River Walk Trail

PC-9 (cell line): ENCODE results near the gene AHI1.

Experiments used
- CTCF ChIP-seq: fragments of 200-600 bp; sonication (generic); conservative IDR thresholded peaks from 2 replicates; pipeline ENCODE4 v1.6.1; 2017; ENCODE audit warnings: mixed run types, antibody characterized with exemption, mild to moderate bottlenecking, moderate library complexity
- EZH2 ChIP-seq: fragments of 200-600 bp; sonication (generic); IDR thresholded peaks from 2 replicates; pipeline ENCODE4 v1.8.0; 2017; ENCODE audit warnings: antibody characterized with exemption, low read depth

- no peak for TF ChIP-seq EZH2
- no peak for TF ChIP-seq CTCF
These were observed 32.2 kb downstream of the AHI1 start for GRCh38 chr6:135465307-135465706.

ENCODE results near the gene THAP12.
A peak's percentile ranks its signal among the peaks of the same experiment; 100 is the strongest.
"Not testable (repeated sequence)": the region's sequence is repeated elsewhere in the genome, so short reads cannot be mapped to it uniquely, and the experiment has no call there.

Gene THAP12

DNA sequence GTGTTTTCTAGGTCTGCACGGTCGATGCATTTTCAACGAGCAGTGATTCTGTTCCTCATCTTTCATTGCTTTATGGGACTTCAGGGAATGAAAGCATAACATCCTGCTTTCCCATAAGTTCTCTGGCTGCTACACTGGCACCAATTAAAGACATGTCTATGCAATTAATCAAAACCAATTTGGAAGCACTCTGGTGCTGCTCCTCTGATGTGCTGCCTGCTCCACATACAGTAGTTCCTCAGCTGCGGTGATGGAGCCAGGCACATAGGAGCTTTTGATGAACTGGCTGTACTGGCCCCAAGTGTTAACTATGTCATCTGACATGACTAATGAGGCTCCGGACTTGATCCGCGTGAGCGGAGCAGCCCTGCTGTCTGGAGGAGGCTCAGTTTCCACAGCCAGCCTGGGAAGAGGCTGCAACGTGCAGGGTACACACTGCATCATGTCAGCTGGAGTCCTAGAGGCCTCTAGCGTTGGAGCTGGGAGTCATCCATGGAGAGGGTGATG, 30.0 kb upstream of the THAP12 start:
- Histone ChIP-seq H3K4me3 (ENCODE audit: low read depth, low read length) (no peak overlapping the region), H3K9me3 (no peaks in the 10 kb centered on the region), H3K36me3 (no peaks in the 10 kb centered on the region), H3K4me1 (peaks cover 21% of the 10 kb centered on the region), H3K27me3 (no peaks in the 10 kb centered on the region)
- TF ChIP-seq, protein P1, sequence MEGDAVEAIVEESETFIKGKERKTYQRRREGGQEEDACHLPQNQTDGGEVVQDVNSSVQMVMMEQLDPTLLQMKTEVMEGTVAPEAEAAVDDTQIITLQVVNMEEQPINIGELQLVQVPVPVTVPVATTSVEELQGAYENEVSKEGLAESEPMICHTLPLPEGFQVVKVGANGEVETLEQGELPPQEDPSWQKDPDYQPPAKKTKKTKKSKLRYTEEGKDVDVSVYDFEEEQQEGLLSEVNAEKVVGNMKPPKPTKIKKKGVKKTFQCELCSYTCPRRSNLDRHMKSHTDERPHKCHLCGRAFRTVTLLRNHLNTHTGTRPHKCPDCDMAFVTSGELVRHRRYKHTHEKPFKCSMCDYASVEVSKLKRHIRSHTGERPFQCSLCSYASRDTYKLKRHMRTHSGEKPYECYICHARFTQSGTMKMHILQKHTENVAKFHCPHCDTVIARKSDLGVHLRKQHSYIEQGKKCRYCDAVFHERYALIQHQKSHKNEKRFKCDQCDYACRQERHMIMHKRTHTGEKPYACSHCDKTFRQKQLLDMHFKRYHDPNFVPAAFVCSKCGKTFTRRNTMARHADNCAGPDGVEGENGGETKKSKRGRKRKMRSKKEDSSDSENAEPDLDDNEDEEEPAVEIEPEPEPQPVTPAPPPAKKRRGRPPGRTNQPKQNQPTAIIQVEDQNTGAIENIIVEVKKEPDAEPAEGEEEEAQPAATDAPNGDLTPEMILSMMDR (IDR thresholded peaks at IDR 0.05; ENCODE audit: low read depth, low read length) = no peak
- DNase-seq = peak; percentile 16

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Residents are calling on Penelec to replant vegetation along the James Mayer Riverswalk Trail after Penelec sprayed the trail with herbicides. But according to Penelec officials, spraying herbicides is a vital part of upkeep on power lines. Johnstown resident, Christine Dahlin started to notice the trail where she would go on runs and take her children to play had vegetation that was dying. Dahlin took to Facebook to share photos of the brown, dying plants along the trail. "I came out and took pictures of the trail and shared it on social media to go, hey Johnstown, look at what happened to this beautiful trail. And there are so many people that use this trail system," said Dahlin. She says people are concerned about more than just the looks of the trail. They say the dead trees and plants are also disrupting the ecosystem in the area. All these reasons made Dahlin start an online petition. "People are concerned about erosion, the butterflies. We have monarch butterflies that rely on milkweed that grows along there and the milkweed has been killed and just generally the biodiversity and just the fact that it looks awful now," said Dahlin. According to Penelec official, Todd Myers, Penelec must spray herbicides and do vegetation maintenance like this where any power lines are located. He says that Penelec's main responsibility is the reliability of electricity for customers. Penelec officials also say a vegetation management program is one of the most important things to maintain electric system and restore power quickly after storms. "Penelec could be careful. They could have been careful how they sprayed but they went the easy, cheap route," said Dahlin. The Cambria County Conservation and Recreation Authority oversees the Riverwalk trail. The executive director, Ciff Kitner, says the authority will work with Penelec in the future. Dahlin hopes Penelec will share detailed plans with the public of how they plan to manage trails and power lines. "And something very specific that would outline what species they will cut rather than spray with herbicides. The time of year they are going to engage in spraying how frequently, they are going to spray. I think that is the only way we can be sure that they are not going to do this kind devastation again," said Dahlin.